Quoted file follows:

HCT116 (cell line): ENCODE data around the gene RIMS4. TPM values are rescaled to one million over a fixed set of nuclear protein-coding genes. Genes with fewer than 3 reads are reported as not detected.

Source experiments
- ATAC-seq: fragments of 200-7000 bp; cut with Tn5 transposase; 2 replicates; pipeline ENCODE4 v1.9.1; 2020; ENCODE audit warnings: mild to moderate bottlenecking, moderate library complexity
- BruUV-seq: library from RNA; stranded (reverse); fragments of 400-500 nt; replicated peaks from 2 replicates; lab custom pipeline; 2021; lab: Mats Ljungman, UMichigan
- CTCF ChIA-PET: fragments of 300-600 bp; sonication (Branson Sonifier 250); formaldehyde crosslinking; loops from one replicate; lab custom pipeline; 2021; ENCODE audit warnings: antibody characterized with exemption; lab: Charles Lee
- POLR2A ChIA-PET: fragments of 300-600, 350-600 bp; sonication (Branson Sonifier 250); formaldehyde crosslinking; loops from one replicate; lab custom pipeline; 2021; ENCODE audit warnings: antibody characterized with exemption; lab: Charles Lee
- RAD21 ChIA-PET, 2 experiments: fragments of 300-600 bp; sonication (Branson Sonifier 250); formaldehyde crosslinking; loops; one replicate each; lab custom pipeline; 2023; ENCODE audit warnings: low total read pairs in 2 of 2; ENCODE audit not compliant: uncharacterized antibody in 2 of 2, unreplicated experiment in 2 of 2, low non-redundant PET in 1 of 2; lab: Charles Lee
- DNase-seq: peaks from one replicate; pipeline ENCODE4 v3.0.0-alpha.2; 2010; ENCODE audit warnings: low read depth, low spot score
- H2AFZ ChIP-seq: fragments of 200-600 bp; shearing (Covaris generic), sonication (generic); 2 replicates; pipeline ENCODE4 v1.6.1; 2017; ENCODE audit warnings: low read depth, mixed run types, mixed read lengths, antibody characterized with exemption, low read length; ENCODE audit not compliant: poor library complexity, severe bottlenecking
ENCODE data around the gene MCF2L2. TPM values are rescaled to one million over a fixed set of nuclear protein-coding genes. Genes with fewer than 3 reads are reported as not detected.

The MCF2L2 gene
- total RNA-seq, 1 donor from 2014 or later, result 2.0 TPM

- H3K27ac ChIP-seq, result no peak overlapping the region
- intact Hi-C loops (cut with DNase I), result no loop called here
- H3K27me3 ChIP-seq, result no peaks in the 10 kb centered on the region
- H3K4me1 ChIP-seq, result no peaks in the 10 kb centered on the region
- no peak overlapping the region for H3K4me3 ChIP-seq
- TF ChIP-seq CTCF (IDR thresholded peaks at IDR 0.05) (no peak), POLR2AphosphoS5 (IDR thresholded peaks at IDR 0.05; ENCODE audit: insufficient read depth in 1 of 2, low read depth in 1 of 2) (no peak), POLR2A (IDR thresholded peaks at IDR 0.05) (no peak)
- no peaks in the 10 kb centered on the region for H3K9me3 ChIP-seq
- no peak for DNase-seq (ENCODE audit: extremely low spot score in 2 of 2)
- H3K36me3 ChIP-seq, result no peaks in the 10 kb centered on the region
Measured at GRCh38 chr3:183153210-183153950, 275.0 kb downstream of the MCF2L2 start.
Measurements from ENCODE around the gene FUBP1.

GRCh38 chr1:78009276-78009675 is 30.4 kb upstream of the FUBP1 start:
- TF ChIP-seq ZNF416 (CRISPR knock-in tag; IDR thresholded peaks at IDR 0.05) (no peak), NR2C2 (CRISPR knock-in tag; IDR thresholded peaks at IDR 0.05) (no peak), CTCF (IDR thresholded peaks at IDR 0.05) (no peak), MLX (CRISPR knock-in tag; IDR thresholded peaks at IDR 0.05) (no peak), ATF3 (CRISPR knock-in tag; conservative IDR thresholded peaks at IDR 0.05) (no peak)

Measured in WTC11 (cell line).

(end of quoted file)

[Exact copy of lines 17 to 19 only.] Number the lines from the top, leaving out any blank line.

- no peak overlapping the region for H3K4me3 ChIP-seq
- TF ChIP-seq CTCF (IDR thresholded peaks at IDR 0.05) (no peak), POLR2AphosphoS5 (IDR thresholded peaks at IDR 0.05; ENCODE audit: insufficient read depth in 1 of 2, low read depth in 1 of 2) (no peak), POLR2A (IDR thresholded peaks at IDR 0.05) (no peak)
- no peaks in the 10 kb centered on the region for H3K9me3 ChIP-seq